Here are some messages posted on church sign boards in Australia:

“You may party in Hell - but you will be the barbeque.”

“Honk if you love Jesus. Text while driving if you want to meet Him.”

“Read the Bible - It’s user friendly, plus we offer technical support here on Sundays at 10:30.”

“Adam blamed Eve. Eve blamed the snake. And the snake didn’t have a leg to stand on.”

“How do we make Holy Water? We boil the Hell out of it!”

On a sign surrounded by mountains of the cold, white scourge of winter: “Whoever is praying for snow, please stop!” Amen to that one!!!

ON THE SOAP BOX

Left wing politicians are busy claiming that Republican legislators who voted to block the proposed increase in minimum wages condemned this nation’s low echelon workers to lives of poverty.

They claim if pay for Wisconsin’s full-time minimum wage workers was raised to the proposed $10.10 per hour, half a million workers would benefit and somehow 3,800 jobs would be created.

They maintain that no one should work full time at a job that pays less than a living wage.

Those people are guilty of some very wishful thinking. In the real world, there are entry level jobs. Everyone needs to start somewhere. Generally the first step up the ladder of success does not come near the top.

Raising the minimum wage would harm the lower paid workers more than it would help them. It almost certainly would cause elimination of some entry level jobs, and by doing so, wipe out the possibility of any sort of job for those who lack the ability, experience and/or training to obtain better jobs. Ideally, young wage earners who start out in one of the lower paying jobs move quickly to better paying ones. That happens in a vibrant economy where there is competition for employees, not for employers.

Raising the minimum wage would almost certainly harm the lowest echelon workers with minimum abilities, and at the same time bring about another round of inflation to erode the earning power of everyone.

Back in 1969, my salary of $3.60 per hour was very good pay indeed, and in fact the 1960 minimum wage of $1 per hour bought a great deal more than the current minimum wage of $7.25 per hour buys today. For example, our rent was $60 a month, heat included. Vegetables could be bought for 10 cents a can. We bought a pretty decent used car for $300. Gasoline was 50 cents a gallon or less. So where’s the gain?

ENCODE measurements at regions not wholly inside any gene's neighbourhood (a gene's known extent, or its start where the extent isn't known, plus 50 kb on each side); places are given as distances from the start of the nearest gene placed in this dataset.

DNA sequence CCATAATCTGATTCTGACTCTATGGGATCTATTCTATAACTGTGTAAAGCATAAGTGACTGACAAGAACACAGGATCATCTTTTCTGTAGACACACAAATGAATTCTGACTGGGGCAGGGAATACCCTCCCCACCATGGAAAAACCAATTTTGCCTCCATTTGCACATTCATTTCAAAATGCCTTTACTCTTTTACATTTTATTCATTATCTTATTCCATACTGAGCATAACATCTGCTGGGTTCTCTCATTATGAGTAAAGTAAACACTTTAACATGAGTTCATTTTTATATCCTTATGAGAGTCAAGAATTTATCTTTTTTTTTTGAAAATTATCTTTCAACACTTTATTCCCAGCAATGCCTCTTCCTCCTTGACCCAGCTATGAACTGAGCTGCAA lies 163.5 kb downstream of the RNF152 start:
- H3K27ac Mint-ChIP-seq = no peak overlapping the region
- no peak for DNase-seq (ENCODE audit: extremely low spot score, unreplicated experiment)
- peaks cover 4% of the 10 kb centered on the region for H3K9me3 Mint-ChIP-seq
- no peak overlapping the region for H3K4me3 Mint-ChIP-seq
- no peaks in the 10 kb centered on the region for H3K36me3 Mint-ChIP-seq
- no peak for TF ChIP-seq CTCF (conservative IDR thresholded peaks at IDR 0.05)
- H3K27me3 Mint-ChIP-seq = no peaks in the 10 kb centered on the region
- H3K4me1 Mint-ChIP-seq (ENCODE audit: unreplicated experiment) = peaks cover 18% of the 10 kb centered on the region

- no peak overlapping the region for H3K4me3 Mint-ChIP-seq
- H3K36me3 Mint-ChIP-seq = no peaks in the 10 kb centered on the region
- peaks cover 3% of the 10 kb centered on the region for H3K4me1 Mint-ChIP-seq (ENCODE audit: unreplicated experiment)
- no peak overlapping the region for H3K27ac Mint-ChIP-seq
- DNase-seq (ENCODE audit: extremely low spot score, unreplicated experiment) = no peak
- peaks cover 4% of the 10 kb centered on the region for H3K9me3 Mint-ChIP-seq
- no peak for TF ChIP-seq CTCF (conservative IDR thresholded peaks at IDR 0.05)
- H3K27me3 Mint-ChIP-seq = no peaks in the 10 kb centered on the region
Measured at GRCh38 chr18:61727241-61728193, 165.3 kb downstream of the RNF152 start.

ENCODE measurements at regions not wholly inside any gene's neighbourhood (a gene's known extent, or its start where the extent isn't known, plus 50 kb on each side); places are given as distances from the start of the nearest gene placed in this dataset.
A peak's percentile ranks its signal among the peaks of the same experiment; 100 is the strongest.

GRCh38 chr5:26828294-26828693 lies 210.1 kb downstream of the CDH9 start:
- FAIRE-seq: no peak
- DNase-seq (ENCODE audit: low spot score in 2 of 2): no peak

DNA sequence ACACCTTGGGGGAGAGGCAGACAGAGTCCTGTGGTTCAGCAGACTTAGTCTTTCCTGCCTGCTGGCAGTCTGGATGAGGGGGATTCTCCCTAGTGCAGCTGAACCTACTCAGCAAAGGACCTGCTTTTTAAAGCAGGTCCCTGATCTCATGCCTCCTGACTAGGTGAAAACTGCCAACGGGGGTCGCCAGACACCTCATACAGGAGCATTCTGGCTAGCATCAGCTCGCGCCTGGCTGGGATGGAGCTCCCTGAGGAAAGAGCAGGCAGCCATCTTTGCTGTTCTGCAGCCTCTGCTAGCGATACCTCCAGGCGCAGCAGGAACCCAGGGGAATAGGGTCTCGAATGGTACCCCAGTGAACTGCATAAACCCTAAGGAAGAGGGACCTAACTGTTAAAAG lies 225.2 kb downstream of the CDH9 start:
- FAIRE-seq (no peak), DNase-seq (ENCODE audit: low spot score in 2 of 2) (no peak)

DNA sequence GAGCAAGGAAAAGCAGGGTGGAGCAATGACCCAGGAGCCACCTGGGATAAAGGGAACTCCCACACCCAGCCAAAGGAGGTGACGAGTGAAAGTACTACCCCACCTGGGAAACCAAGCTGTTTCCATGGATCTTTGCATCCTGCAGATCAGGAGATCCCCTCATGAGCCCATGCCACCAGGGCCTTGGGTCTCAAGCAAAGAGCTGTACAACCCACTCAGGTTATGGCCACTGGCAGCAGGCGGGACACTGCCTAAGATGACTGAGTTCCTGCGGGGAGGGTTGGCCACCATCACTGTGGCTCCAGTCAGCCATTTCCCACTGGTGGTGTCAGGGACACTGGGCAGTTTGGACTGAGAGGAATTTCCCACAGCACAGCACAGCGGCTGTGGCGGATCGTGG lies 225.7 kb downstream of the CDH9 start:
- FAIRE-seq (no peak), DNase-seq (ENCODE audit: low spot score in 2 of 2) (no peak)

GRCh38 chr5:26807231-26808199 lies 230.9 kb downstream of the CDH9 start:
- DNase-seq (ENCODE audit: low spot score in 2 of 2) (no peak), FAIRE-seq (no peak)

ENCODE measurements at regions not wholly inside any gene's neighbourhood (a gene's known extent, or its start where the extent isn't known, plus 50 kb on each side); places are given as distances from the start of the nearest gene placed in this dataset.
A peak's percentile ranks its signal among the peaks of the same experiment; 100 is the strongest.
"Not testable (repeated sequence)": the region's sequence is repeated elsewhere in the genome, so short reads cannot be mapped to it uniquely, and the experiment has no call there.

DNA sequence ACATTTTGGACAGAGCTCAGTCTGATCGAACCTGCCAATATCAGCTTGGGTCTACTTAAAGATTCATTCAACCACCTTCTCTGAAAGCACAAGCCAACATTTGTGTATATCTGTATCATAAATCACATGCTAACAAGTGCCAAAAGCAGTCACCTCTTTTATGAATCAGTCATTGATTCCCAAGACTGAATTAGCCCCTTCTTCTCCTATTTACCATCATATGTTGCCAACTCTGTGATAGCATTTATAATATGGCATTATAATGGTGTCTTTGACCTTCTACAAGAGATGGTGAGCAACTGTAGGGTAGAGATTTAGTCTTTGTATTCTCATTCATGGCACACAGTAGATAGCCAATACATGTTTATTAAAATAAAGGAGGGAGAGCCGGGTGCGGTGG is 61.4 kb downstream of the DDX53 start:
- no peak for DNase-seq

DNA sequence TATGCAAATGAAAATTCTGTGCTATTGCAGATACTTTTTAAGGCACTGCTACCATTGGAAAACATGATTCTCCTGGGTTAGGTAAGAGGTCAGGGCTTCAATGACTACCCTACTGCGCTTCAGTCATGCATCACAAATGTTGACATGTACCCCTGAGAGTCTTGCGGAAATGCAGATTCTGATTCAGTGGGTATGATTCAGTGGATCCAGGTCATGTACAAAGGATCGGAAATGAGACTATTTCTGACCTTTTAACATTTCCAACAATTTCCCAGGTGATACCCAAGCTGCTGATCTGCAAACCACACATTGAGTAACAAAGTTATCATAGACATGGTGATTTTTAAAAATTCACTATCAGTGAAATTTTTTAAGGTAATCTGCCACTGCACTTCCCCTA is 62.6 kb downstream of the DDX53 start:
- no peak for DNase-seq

Politicians who truly want to help boost the incomes of the working poor ought to get some of their job stifling regulations out of the way and and let prosperity through private enterprise once again rule in this nation. America needs to return to its enviable role as the land of opportunity. And that can happen if we let it!

SKY WATCHERS

The night of Wednesday, April 14 to Thursday, April 15 offers one of the most spectacular sky gazings of this year - a midnight eclipse of the Blood Moon that lasts over an hour. Sky watchers say this one should be worth staying up for. The total eclipse will last for 77 minutes. In this time zone the eclipse starts at 12:58 a.m. on Thursday, April 15. By 2:07 a.m. the eclipse will be total, with its peak at 2:46 a.m. The partial eclipse will end at 4:33 a.m.

Skywatchers say this eclipse features an extra bonus. Mars will appear as a fiery red star next to the moon. If the night is clear, the red Mars and the red shadow on the moon’s face should be a spectacular sight and provide incredible photo opportunities.

The April 15 eclipse marks the start of a lunar “tetrad,” an event that occurs when there are four successive total lunar eclipses with no partial lunar eclipses in between, each of which is separated from the other by six full moons. The other three eclipses of this lunar tetrad are on Oct. 8 of this year and then April 8 and Sept. 28 of 2015.

Some consider it a portent that the first eclipse in this tetrad starts on Ash Wednesday and continues into Holy Thursday.

In a book published last year, “Four Blood Moons: Something is about to change,” author John Hagee suggests that the event could be a fulfillment of Biblical prophecy. He writes that the red disks of the moon during the full eclipses are referred to in the book of Joel 2:31: “The sun will be turned into darkness, and the moon into blood, before the great and terrible day of the Lord come.”

However, Deborah Byrd, with the on-line science magazine EarthSky.org, says tetrads are by no means unknown. There will be a total of eight lunar tetrads between 2001 and 2100.

Byrd says as the eclipse begins the Earth’s shadow will make a slow crawl across the moon’s face, “appearing as if there is an increasingly large ‘bite’ taken out...” Binoculars will help provide a better view, but no eye protection is needed to watch a lunar eclipse.

COOKIN’ TIME

This is the perfect time to be thinking of Easter treats and Springtime flavors.

BAKED PINEAPPLE STUFFING

Friend and coworker Cindy says her family absolutely loves this stuffing with her Easter ham, and it certainly sounds delicious. Can’t wait to try it. Has the added bonus of being extremely easy to assemble, and it can bake right along with the ham.

1/2 cup butter

1 cup sugar

4 eggs

1 (20 ounce) can crushed pineapple, drained

5 slices bread, cubed